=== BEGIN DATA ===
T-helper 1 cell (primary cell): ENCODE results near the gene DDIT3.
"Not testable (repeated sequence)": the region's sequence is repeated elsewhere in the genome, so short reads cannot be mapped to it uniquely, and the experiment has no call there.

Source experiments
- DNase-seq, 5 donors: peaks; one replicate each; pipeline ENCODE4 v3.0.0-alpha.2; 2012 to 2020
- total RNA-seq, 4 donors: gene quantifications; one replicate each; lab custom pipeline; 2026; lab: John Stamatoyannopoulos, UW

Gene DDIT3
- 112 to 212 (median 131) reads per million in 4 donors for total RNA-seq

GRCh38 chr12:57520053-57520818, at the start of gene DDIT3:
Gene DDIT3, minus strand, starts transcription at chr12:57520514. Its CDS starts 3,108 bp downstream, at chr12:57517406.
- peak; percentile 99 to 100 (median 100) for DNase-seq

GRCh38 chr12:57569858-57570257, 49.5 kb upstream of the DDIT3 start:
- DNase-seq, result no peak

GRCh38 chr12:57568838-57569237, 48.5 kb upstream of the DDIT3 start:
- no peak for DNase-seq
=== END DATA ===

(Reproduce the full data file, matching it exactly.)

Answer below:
T-helper 1 cell (primary cell): ENCODE results near the gene DDIT3.
"Not testable (repeated sequence)": the region's sequence is repeated elsewhere in the genome, so short reads cannot be mapped to it uniquely, and the experiment has no call there.

Source experiments
- DNase-seq, 5 donors: peaks; one replicate each; pipeline ENCODE4 v3.0.0-alpha.2; 2012 to 2020
- total RNA-seq, 4 donors: gene quantifications; one replicate each; lab custom pipeline; 2026; lab: John Stamatoyannopoulos, UW

Gene DDIT3
- 112 to 212 (median 131) reads per million in 4 donors for total RNA-seq

GRCh38 chr12:57520053-57520818, at the start of gene DDIT3:
Gene DDIT3, minus strand, starts transcription at chr12:57520514. Its CDS starts 3,108 bp downstream, at chr12:57517406.
- peak; percentile 99 to 100 (median 100) for DNase-seq

GRCh38 chr12:57569858-57570257, 49.5 kb upstream of the DDIT3 start:
- DNase-seq, result no peak

GRCh38 chr12:57568838-57569237, 48.5 kb upstream of the DDIT3 start:
- no peak for DNase-seq